Reading Time: 4 minutes
Today’s the day that the adaptation of Markus Zusak’s incredible novel The Book Thief hits theaters. I adored this book, and I was really thrilled for the movie. I also had no idea how they would make it work, and I’m still not entirely convinced that it did.
How do you capture for the big screen a story that’s told by Death himself? How do you bring Liesel Meminger to life? There is so much to love about her on the page, from her tragic first meeting with Death to the way she teases Rudy Steiner. She is full of life, and loss. And Death sees it all.
Liesel Meminger (Sophie Nélisse) is ten when we first meet her, traveling with her desperate mother and sick younger brother. Their mother is giving them to a couple, Hans and Rosa Hubermann, because the Nazis have come to power and she can no longer take care of them. Liesel’s brother dies on the journey, and she steals a book from the gravedigger while her brother is buried in the snow. She is left to face her new life alone. Hans Hubermann (Geoffrey Rush) becomes her “Papa,” and he is a lovely man. But Rosa (Emily Watson) is cantankerous, and it’s harder for the little girl and the cranky woman to warm to each other. There is little to eat, and Liesel is haunted by nightmares of her family. We see that Liesel’s book, The Grave Dgger’s Handbook, is such a treasure because she can’t read it. She wants to know what it says.
Rudy is a bright spot in Liesel’s world, a neighborhood boy who instantly takes to her, following her around and asking for kisses. They become best friends, and their little German neighborhood tries to go about their lives while the war unfolds around them, and while neighbors are taken away violently in the night. Rosa and Liesel develop their own coarse bond. But Liesel still asks where her mother is. Papa teaches Liesel to read, and she finds secret ways to obtain more books–including the library of the mayor’s wife. The more she reads, the less Nazi Germany makes sense to her.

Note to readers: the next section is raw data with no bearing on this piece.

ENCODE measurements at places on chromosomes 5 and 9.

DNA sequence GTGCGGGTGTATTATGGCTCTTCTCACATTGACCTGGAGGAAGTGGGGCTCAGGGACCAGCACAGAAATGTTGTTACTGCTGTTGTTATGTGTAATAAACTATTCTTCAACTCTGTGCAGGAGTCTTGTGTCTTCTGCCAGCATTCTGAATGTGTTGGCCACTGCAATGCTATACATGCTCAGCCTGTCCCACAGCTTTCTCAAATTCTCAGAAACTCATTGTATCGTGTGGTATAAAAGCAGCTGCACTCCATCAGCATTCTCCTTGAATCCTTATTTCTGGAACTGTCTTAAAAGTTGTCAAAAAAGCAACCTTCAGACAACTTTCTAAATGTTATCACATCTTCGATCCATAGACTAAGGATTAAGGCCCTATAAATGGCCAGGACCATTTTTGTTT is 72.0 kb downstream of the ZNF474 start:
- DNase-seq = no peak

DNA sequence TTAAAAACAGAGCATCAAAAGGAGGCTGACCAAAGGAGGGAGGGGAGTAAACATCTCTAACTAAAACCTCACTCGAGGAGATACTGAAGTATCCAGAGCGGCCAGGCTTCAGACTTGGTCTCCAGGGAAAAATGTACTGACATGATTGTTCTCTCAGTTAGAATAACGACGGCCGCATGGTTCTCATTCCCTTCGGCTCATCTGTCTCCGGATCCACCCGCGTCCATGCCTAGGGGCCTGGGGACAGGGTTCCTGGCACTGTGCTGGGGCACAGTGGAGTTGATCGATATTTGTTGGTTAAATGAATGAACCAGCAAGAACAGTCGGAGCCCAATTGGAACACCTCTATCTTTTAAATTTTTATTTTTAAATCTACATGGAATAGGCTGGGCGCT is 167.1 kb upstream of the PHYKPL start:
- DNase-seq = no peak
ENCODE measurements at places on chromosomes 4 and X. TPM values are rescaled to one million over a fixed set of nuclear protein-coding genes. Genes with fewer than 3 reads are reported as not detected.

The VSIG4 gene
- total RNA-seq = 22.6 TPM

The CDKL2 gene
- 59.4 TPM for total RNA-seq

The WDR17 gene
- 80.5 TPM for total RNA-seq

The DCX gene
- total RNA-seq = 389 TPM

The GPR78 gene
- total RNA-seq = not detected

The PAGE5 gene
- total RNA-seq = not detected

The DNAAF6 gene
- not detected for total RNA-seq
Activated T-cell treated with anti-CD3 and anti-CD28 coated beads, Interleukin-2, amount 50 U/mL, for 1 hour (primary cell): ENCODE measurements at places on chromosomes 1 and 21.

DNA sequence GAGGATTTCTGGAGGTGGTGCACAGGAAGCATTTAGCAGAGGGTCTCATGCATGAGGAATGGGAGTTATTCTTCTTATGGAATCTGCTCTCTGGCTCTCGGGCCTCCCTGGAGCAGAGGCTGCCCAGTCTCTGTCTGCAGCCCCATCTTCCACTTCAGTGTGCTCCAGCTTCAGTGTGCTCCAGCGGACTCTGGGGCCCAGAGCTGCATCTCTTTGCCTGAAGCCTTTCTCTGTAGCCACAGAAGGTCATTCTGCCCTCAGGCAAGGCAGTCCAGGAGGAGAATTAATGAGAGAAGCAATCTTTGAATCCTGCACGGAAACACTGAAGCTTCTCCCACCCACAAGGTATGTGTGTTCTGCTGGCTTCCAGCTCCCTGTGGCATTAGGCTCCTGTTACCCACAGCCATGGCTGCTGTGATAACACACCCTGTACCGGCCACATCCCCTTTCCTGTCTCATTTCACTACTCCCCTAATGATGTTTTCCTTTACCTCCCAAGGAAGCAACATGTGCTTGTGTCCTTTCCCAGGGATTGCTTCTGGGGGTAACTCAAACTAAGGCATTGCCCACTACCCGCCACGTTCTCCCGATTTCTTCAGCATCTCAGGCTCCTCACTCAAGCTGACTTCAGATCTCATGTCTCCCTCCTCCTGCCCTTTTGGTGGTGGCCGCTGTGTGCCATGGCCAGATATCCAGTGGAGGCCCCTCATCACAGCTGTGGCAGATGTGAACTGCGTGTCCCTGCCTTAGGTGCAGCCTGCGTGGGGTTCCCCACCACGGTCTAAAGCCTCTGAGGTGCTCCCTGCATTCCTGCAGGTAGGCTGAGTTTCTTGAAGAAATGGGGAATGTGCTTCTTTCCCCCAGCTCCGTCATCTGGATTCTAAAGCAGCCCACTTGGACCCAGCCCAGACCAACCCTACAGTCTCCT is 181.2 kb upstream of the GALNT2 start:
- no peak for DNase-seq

Then Max (Ben Schnetzer) shows up at their door. He is a Jew, and he is on the run. His father fought with Hans in the last war and gave his life so Hans could live. Hans is ready to repay the debt, and Max moves into their basement. The war has come home to them, and it brings a new level of tension and humanity to their house. And from Max’s arrival the story builds momentum to its famous tragic and ultimately beautiful ending, which I won’t spoil here.
This is where the film kind of lost me.
The cast is perfection. All the performances are right, and Sophie Nélisse is just otherworldly. You can’t take your eyes off of her. Geoffrey Rush and Emily Watson are just right as Hans and Rosa, and the chemistry between Rush and Nélisse in particular is wonderful. Ben Schnetzer is Max. The actors did everything they needed to do to make this film great.
And it looks great. The funeral scene for Liesel’s brother makes you feel like a blanket of snow is the only appropriate weather for a funeral. The walls of Himmel Street rise high, closing in Liesel’s neighborhood like it’s the center of the universe. Which it is here. I was with director Brian Percival while he established the lives in this village and shared the small moments of humor and warmth that run deep in the book. I was with him when Max showed up at the door and the Hubermanns made the only possible human choice to protect him. I wanted to be with him all the way to that ending, and then…
I’ve been watching a lot of The Voice lately, enough that when singers hit a note that falls flat I can hear what the coaches are talking about. I can hear how it sends a song that was aiming for epic right off the rails into meh. That’s kind of what happens here. Percival is swinging for the fences, and all the actors give it everything they’ve got. But at some point the movie feels like it’s speeding up just to get to where it needs to be. It doesn’t take its time to build and take root in you; it’s like they had a set number of minutes to tell the story. And the clock was ticking. I wish this film really took its time to catch its breath and hit that note.
If you’ve read the book you may remember how the events that build and play out on Himmel Street destroyed you; that’s certainly how I felt. To watch those events play out in 2D is not the same, and I don’t just mean the big flat screen in front of your face. Emotionally, that ending that turned this book into an instant classic is in 2D here. It falls flat, and that was such a disappointment. I really wanted this movie to be great, and in the end it was just pretty good.
GeekMom attended a promotional screening for review purposes.